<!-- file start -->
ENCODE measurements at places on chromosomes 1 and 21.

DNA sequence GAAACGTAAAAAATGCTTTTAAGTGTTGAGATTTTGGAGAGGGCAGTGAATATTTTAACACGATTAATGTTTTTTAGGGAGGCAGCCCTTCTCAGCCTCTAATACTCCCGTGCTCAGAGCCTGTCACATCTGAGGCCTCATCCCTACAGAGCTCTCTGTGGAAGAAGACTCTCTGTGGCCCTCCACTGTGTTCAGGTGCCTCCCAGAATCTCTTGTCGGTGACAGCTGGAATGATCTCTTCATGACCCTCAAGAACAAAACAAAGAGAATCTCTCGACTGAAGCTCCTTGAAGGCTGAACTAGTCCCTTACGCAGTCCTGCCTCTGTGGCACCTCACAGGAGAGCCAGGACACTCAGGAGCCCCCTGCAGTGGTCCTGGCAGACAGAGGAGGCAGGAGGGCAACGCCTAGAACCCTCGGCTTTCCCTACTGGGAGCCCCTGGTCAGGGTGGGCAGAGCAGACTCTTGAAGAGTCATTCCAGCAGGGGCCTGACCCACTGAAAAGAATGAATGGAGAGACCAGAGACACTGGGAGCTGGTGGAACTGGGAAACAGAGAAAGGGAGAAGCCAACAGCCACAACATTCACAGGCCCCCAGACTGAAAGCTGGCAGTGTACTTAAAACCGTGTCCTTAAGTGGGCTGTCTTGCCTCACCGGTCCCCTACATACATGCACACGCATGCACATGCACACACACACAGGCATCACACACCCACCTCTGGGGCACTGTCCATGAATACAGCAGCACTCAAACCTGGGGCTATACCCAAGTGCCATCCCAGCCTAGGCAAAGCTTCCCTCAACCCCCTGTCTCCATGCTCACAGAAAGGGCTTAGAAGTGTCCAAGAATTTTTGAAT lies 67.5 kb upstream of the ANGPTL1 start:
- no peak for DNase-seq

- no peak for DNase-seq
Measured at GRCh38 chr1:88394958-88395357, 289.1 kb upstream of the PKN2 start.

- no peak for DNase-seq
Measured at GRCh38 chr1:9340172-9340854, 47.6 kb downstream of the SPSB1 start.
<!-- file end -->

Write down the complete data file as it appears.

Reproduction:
ENCODE measurements at places on chromosomes 1 and 21.

DNA sequence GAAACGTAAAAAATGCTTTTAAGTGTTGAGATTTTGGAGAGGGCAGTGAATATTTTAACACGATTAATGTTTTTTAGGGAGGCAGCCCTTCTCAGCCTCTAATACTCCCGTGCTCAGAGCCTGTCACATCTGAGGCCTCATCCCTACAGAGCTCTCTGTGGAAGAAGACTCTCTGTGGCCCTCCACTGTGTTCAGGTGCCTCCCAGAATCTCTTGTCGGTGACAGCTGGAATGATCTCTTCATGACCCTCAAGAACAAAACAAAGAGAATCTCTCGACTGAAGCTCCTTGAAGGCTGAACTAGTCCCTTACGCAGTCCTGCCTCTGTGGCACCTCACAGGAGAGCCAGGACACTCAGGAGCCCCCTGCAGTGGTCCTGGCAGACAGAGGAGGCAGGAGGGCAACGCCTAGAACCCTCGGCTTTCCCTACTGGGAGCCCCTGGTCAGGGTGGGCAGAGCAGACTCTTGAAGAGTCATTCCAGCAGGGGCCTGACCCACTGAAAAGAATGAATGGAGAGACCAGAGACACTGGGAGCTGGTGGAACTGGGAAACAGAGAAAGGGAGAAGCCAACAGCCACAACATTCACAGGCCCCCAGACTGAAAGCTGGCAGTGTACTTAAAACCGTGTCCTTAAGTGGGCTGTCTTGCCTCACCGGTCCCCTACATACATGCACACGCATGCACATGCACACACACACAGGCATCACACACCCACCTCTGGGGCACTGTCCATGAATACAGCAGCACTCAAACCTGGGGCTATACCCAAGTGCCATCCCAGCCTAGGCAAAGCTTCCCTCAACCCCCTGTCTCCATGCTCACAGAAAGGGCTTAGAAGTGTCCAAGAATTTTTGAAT lies 67.5 kb upstream of the ANGPTL1 start:
- no peak for DNase-seq

- no peak for DNase-seq
Measured at GRCh38 chr1:88394958-88395357, 289.1 kb upstream of the PKN2 start.

- no peak for DNase-seq
Measured at GRCh38 chr1:9340172-9340854, 47.6 kb downstream of the SPSB1 start.